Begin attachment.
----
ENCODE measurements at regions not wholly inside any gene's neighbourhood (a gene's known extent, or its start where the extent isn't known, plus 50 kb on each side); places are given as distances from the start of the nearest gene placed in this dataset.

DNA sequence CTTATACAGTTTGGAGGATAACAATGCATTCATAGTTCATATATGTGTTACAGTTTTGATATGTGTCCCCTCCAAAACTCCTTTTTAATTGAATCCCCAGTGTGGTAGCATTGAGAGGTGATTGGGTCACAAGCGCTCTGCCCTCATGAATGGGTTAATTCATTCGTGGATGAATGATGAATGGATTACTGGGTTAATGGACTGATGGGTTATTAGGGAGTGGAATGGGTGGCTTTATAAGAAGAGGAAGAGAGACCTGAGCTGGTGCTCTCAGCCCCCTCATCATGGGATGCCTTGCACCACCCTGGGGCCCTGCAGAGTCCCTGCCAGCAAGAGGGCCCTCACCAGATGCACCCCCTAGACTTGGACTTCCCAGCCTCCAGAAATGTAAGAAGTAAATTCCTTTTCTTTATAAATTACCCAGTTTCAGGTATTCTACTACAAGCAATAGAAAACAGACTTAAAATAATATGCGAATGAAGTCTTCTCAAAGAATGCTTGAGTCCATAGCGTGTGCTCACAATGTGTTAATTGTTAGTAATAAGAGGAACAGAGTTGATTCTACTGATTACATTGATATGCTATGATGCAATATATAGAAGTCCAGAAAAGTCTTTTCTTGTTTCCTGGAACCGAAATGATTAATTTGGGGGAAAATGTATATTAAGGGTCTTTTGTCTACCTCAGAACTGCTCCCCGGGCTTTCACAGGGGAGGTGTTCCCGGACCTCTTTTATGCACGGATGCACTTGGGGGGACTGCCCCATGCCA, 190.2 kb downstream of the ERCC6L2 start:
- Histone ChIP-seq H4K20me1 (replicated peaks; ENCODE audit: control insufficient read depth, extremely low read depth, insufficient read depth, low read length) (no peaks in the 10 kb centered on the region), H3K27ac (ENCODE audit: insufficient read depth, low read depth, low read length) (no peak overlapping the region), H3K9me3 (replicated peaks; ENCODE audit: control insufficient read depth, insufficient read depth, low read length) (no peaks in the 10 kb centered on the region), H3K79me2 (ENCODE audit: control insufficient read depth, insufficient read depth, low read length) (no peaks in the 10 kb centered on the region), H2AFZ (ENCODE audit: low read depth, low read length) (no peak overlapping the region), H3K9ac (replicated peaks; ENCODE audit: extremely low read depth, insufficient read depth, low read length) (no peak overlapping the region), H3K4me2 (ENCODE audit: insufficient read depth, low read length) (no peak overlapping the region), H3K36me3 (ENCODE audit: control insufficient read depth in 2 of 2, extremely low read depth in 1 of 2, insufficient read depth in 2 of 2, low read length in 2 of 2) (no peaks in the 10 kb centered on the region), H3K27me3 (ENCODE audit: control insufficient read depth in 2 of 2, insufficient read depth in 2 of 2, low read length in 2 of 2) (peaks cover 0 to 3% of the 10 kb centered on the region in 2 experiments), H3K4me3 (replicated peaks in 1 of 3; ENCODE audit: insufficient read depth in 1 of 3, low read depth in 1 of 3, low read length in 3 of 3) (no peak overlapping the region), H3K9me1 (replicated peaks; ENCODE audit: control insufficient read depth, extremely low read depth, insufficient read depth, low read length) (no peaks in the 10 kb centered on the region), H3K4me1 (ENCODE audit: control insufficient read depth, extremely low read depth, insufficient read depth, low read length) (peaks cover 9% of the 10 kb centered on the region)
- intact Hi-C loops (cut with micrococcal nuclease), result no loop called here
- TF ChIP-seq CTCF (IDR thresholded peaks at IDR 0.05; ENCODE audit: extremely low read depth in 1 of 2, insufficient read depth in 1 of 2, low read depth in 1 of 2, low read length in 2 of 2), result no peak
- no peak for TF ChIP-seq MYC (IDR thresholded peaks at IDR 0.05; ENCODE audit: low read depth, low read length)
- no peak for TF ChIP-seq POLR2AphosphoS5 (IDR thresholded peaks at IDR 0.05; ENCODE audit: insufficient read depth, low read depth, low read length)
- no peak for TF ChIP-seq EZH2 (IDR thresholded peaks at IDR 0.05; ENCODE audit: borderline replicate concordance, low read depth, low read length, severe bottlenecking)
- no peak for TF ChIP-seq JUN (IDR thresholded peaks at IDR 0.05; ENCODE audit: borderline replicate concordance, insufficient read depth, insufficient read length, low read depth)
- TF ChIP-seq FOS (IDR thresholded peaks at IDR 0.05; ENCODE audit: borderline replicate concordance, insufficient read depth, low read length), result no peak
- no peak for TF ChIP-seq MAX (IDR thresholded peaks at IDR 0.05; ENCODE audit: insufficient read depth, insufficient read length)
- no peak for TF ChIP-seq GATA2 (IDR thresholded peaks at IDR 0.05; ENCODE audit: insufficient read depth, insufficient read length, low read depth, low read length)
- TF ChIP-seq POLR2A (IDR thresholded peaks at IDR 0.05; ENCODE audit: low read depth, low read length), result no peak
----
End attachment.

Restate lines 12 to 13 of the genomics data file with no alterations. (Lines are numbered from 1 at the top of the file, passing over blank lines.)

- no peak for TF ChIP-seq GATA2 (IDR thresholded peaks at IDR 0.05; ENCODE audit: insufficient read depth, insufficient read length, low read depth, low read length)
- TF ChIP-seq POLR2A (IDR thresholded peaks at IDR 0.05; ENCODE audit: low read depth, low read length), result no peak